Eastern State Penitentiary
Autumn, fewer visitors, perfect weather to visit such a towering structure of the past. Clouds or rain will only add to the drama.
One of the most haunting places I have visited in the US, haunting in the way the stories of the past cling to the walls and to your ears on the tour. You will be unable to resist connecting with the personal stories of the prisoners. There is a self-guided audio tour that pairs nicely with walking slowly through the halls. Tickets are under $15 a person, and if you can make it in the fall, for higher ticket prices ($13 - $39 a person depending on how late in the evening you go) there is a special "Terror Behind the Walls" haunted house tour. Personally, I think the whole place carries enough mystery, that its authentic story is rich enough to leave a lasting impression.
Fascinating that a place that was the home of honorific tales was founded on a Quaker concept that criminals could have penitence given lengthy isolation, leaving ample time for reflection. In the 1800's this was a ground-breaking idea, just as the structure's layout was considered revolutionary and became the example for the criminal justice system world-wide.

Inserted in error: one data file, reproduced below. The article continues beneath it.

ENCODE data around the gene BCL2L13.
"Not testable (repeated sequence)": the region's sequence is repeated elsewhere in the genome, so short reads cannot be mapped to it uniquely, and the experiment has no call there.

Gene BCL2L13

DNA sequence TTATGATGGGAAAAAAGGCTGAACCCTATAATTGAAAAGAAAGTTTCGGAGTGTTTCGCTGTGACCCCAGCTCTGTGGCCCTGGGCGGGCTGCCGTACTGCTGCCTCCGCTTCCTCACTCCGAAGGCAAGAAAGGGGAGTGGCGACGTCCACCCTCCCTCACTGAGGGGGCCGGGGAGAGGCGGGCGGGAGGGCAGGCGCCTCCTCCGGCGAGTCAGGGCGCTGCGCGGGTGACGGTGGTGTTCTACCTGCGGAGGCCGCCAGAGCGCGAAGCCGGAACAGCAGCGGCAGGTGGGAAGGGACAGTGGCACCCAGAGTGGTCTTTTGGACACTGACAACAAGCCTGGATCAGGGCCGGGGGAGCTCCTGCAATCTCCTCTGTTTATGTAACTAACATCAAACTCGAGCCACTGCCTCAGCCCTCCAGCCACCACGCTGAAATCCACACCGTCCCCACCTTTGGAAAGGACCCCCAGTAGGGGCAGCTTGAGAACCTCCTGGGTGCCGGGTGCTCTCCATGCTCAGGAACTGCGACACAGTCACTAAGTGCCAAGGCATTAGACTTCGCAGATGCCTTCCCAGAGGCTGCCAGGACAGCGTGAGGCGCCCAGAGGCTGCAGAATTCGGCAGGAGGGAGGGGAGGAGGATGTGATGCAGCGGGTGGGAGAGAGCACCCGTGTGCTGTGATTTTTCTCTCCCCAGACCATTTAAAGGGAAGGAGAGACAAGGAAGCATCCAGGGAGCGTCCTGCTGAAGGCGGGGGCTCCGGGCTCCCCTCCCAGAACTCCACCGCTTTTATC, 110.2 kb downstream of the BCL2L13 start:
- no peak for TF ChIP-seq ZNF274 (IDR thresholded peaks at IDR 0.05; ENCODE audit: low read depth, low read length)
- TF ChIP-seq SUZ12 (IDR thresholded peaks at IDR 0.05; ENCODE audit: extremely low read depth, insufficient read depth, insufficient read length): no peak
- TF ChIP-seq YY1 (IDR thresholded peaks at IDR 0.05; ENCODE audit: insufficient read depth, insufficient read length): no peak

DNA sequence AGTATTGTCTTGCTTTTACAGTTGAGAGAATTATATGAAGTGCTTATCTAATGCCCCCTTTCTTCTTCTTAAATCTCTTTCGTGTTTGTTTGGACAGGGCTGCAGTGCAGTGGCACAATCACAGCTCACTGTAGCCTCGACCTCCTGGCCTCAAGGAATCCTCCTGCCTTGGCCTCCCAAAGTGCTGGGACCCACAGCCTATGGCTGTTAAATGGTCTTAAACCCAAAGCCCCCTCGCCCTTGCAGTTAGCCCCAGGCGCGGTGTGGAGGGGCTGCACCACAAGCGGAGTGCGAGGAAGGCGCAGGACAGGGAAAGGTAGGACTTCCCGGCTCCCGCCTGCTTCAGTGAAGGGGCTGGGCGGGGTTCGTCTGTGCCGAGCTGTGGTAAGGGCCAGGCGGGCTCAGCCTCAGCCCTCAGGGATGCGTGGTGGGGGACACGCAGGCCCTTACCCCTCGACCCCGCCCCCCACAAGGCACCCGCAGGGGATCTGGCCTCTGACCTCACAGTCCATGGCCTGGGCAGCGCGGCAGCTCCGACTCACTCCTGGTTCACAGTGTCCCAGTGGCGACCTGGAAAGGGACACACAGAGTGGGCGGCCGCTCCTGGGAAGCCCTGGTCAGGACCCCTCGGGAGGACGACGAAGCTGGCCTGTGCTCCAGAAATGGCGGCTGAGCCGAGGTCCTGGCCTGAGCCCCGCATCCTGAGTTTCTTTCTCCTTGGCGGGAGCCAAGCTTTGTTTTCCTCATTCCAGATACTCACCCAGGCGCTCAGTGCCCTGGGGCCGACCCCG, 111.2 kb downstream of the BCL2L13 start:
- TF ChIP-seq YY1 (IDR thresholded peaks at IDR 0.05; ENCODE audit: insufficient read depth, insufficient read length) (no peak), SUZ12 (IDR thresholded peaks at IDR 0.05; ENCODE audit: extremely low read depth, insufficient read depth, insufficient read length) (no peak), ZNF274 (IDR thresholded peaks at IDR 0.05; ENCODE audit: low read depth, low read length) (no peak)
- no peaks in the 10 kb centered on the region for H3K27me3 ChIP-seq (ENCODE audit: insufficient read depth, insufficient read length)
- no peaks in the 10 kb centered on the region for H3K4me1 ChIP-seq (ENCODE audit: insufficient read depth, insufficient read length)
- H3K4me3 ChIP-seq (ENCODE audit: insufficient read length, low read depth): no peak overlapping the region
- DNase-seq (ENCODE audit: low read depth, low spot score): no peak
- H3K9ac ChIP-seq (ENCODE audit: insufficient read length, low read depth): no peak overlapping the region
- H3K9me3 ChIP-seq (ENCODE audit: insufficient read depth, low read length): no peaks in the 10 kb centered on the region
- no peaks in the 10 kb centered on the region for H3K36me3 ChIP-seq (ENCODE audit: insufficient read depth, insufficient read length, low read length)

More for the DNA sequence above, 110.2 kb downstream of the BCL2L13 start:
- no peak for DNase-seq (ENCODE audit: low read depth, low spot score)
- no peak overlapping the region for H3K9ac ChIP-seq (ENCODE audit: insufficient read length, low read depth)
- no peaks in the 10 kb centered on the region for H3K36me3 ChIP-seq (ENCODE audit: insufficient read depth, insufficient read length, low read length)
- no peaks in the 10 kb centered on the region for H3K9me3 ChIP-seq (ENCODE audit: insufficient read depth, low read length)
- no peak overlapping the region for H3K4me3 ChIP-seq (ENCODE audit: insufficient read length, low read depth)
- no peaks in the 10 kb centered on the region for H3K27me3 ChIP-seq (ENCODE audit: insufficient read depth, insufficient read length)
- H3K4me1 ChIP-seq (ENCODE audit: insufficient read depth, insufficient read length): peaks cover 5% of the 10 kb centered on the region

Atul Gawande’s New Yorker article on solitary confinement, Mary Hawthorne described the Quaker-inspired experiment in incarceration eliminated corporal punishment (whipping, stocks, and the like) and called for “the complete isolation of the prisoner from all human society.”
The system, Hawthorne writes, was “ironically and perversely, a reform attempt, based on the notion of “penitence” (hence “penitentiary”), conceived by the Philadelphia Society for Ameliorating the Miseries of Public Prisons.” Prisoners were kept alone in their cells to work, read the Bible, and contemplate their crimes. To ensure that they did not know precisely where they were, and did not catch sight of other inmates, their heads were covered with hoods whenever they were taken from their cells.